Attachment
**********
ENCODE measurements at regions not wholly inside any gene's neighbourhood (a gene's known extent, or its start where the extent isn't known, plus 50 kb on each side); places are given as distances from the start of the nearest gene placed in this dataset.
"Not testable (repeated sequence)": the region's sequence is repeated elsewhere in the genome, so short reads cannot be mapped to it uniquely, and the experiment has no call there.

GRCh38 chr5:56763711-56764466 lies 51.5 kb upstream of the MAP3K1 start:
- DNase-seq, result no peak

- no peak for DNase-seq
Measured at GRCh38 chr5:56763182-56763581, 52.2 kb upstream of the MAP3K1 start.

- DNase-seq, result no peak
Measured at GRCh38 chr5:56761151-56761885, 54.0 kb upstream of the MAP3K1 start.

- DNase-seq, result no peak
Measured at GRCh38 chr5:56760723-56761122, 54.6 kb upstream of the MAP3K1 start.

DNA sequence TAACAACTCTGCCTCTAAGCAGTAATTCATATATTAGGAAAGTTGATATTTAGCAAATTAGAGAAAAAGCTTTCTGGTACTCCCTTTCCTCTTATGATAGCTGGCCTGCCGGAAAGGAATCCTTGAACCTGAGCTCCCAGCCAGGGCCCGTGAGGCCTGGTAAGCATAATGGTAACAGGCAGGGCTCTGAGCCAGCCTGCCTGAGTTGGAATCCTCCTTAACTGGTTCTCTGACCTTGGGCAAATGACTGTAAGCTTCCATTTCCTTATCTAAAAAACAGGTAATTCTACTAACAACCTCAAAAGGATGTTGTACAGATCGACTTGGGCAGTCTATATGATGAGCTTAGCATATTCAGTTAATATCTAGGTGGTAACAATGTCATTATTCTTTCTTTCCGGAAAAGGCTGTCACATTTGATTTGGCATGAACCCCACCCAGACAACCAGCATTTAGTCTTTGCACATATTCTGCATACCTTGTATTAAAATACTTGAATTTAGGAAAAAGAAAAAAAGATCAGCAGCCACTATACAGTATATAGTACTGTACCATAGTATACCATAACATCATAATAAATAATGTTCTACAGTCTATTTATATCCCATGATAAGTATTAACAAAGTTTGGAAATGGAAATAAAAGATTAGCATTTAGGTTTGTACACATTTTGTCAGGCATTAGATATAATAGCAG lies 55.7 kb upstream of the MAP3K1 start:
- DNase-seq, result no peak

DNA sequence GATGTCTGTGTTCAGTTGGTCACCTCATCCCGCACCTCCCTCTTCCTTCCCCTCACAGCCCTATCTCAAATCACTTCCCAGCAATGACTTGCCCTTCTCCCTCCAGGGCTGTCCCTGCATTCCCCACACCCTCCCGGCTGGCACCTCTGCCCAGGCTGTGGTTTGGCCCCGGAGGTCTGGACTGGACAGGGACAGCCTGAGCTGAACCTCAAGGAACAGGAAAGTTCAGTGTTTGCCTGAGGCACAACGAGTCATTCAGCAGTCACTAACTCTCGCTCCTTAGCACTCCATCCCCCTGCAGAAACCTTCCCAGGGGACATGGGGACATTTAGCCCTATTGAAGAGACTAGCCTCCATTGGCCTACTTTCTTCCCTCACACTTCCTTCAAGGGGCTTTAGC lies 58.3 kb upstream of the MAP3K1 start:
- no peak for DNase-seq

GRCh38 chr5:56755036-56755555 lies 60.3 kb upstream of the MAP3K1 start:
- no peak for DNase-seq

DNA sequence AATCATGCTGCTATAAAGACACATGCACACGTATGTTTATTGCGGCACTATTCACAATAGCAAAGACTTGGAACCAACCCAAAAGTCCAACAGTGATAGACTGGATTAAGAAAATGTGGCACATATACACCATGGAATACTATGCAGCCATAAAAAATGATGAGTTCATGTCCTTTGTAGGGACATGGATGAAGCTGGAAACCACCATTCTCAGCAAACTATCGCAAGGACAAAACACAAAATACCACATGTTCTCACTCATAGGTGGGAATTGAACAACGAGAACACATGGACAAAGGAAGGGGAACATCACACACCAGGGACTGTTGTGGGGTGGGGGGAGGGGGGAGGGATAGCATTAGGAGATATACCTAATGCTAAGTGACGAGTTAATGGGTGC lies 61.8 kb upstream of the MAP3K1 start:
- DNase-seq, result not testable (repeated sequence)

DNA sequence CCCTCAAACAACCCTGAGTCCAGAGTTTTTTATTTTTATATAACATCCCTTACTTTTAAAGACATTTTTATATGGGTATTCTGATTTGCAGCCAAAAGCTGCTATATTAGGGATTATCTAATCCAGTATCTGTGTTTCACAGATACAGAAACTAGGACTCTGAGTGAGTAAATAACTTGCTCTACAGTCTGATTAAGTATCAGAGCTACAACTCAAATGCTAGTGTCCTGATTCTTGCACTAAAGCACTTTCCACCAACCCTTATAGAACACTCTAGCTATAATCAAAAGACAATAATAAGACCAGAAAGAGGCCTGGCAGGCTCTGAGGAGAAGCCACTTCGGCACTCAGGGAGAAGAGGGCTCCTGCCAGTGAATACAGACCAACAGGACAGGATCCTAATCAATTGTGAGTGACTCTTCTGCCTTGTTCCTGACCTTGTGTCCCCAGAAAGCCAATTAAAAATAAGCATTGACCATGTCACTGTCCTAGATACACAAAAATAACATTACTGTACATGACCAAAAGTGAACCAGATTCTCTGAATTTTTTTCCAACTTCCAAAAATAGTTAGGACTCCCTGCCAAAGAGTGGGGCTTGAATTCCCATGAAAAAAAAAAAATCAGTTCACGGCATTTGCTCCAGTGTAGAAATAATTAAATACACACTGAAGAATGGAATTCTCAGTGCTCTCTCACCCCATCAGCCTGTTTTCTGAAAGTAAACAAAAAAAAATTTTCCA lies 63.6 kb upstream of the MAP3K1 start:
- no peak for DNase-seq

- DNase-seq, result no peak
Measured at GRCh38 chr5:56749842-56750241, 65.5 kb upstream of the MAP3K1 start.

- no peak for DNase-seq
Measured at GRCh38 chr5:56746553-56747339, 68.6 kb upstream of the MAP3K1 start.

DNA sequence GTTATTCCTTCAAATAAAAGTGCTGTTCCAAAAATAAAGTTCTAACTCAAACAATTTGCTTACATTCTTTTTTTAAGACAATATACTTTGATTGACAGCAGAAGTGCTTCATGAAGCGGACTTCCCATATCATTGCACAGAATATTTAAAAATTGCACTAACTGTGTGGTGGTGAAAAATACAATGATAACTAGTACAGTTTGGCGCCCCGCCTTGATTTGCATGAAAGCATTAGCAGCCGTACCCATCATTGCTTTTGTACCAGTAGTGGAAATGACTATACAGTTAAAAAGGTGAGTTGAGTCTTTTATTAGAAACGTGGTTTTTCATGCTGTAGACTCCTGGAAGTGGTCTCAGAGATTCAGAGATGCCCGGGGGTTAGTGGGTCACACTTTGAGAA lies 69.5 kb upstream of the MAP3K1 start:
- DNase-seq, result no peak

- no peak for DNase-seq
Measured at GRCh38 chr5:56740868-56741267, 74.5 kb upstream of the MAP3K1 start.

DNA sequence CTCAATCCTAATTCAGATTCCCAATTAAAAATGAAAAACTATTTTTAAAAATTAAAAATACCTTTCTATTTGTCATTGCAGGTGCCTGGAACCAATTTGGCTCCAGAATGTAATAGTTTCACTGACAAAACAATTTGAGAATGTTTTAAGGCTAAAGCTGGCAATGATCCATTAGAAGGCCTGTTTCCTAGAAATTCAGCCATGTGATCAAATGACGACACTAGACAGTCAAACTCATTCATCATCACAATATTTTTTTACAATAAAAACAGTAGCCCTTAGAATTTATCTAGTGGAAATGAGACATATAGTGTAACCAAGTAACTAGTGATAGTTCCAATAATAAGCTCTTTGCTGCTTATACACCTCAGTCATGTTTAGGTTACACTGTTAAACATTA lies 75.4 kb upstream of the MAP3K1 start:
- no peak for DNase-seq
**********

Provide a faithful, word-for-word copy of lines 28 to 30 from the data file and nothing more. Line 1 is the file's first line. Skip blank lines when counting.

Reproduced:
Measured at GRCh38 chr5:56740868-56741267, 74.5 kb upstream of the MAP3K1 start.

DNA sequence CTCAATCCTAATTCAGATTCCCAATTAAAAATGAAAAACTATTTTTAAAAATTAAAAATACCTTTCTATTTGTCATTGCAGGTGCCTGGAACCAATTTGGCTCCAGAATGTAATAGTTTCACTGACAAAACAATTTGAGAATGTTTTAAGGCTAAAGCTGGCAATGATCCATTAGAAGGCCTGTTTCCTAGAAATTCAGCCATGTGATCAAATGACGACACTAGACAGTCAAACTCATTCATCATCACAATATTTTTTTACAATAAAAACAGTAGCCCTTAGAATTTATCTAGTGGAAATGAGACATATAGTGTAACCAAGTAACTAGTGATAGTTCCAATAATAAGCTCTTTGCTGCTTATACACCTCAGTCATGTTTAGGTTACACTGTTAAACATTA lies 75.4 kb upstream of the MAP3K1 start:
- no peak for DNase-seq